By JoAnn Gurenlian, RDH, PhD
I must say I was overjoyed to see the article in the February issue of RDH addressing human papillomavirus (HPV) and oral sex by Catrice Opichka, RDH. I remember being at the session on risk assessment at the 2015 RDH Under One Roof (UOR) conference, where all of us were squirming in our seats at the very idea of asking our patients about their sexual history. But it's time we confront our discomfort with talking to our patients about HPV. Fortunately, there is hope for those who are not quite sure how to go about having "that" conversation with their patients.
The Centers for Disease Control and Prevention (CDC) has created "A Guide to Taking a Sexual History (CDC Publication: 99-8445 available at www.cdc.gov/std). The guide recognizes that sexual health can impact quality of life, and that health-care providers may need help determining the sexually transmitted disease (STD) risk among patients. Just as we may not be comfortable talking about this topic, our patients may not be at ease addressing the topic of their sexual history, sex partners, or sexual practices with their oral health professional either. The CDC guide was written for physicians, but it can easily be adapted for the dental practice. Dialogue samples are provided. For example, the following is an opening that you could use with your patients.
"We have learned that there is an important relationship between human papillomavirus, or HPV, and oral cancer. As part of your exam today, I will be looking for signs of any oral health problems. To update your health history, I am going to ask you a few questions about your sexual health and sexual practices. I understand that these questions are very personal, but they are important for your overall health and your oral (mouth) health. Just so you know, I ask these questions of all my adult patients, regardless of age, gender, or marital status. These questions are as important as the questions about other areas of your general health. Like the rest of our visit, this information is kept in strict confidence. Do you have any questions before we get started?"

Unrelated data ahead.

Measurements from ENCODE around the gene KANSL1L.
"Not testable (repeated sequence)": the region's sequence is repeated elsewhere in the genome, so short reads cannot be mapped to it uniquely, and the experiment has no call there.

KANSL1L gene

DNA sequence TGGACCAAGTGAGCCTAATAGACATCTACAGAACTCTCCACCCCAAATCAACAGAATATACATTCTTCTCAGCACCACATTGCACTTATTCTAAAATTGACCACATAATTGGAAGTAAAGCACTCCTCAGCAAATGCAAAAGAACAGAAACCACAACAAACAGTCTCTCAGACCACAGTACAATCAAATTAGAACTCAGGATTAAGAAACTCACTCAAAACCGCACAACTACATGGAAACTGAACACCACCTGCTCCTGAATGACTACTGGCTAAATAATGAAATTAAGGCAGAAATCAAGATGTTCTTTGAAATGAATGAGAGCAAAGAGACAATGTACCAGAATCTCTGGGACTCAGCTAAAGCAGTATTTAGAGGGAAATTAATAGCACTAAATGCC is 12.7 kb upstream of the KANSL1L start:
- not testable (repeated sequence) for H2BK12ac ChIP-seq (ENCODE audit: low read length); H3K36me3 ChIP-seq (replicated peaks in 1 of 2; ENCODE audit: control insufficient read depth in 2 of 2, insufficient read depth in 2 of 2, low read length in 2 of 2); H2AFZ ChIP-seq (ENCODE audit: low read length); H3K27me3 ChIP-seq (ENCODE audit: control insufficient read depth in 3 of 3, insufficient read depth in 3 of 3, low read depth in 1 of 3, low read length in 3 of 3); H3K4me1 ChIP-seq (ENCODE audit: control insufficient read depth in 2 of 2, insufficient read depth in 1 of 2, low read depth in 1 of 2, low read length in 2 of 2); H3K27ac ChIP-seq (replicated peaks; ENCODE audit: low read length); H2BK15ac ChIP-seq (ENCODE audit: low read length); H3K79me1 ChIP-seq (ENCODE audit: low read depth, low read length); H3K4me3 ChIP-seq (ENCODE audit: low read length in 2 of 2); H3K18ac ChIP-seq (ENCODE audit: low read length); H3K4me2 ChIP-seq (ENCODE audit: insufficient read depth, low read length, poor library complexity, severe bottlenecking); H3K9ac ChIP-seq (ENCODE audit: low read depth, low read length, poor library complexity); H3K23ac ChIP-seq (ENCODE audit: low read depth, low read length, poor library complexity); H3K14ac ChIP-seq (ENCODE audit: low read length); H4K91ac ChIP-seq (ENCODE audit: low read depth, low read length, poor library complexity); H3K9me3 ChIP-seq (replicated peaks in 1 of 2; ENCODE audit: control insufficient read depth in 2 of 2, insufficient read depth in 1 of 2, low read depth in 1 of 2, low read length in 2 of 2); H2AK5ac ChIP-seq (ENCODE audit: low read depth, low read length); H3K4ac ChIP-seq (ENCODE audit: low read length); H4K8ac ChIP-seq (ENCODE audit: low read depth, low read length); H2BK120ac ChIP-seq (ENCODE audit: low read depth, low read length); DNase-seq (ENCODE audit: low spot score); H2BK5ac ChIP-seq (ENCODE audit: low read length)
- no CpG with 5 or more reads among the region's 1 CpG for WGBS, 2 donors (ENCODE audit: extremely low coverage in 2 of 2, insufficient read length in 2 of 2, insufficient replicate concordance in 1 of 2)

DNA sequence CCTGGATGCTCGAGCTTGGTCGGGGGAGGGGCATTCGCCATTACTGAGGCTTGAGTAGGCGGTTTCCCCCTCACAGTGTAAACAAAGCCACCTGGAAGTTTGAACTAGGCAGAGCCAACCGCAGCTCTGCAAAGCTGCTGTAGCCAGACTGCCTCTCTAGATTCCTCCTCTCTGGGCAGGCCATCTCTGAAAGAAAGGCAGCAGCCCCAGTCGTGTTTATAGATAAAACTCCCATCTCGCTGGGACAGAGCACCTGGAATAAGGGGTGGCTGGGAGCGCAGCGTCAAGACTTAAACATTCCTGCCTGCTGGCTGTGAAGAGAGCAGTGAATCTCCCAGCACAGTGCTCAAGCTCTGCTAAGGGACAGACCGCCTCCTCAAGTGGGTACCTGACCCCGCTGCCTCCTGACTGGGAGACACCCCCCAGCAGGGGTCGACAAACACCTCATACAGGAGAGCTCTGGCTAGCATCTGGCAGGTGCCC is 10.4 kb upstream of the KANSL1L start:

The remainder of the guide focuses on five P's of sexual health. These stand for Partners, Practices, Protection from STDs, Past history of STDs, and Prevention of pregnancy. Some of the questions could easily be added directly to the health history; others might be best to ask in person. The important consideration is that you are opening a dialogue and having an honest conversation with your patient. This is an opportunity to provide education on a topic that might have been considered taboo both by you as the provider and by the patient. Granted, none of this experience is easy, and it will take practice to reach a point of comfort in having this conversation. Some patients will outright refuse to answer your questions. Others will be grateful that you took the time to help them understand that their sexual practices may influence changes in their mouth; changes they never envisioned could lead to cancer.
One thing I know is certain. We cannot just look at our patients and "know" their sexual history. That sweet-looking, grandmotherly type may have multiple sex partners and not use any protection. Don't assume and don't make judgments. Be positive, open, and supportive. Have resources available if your patient needs additional information.
We are forging into new territory for us, and it is going to take a little time to get used to the idea that we have a role to play in taking a sexual history. But years ago, we weren't using curettes or scaling subgingivally. We can adapt and grow, and our patients and practices will be better for it. In the end, we may even save a few lives. What could be better? RDH
JOANN R. GURENLIAN, RDH, PhD, is president of Gurenlian & Associates, and provides consulting services and continuing education programs to health-care providers. She is a professor and dental hygiene graduate program director at Idaho State University, and president of the International Federation of Dental Hygienists.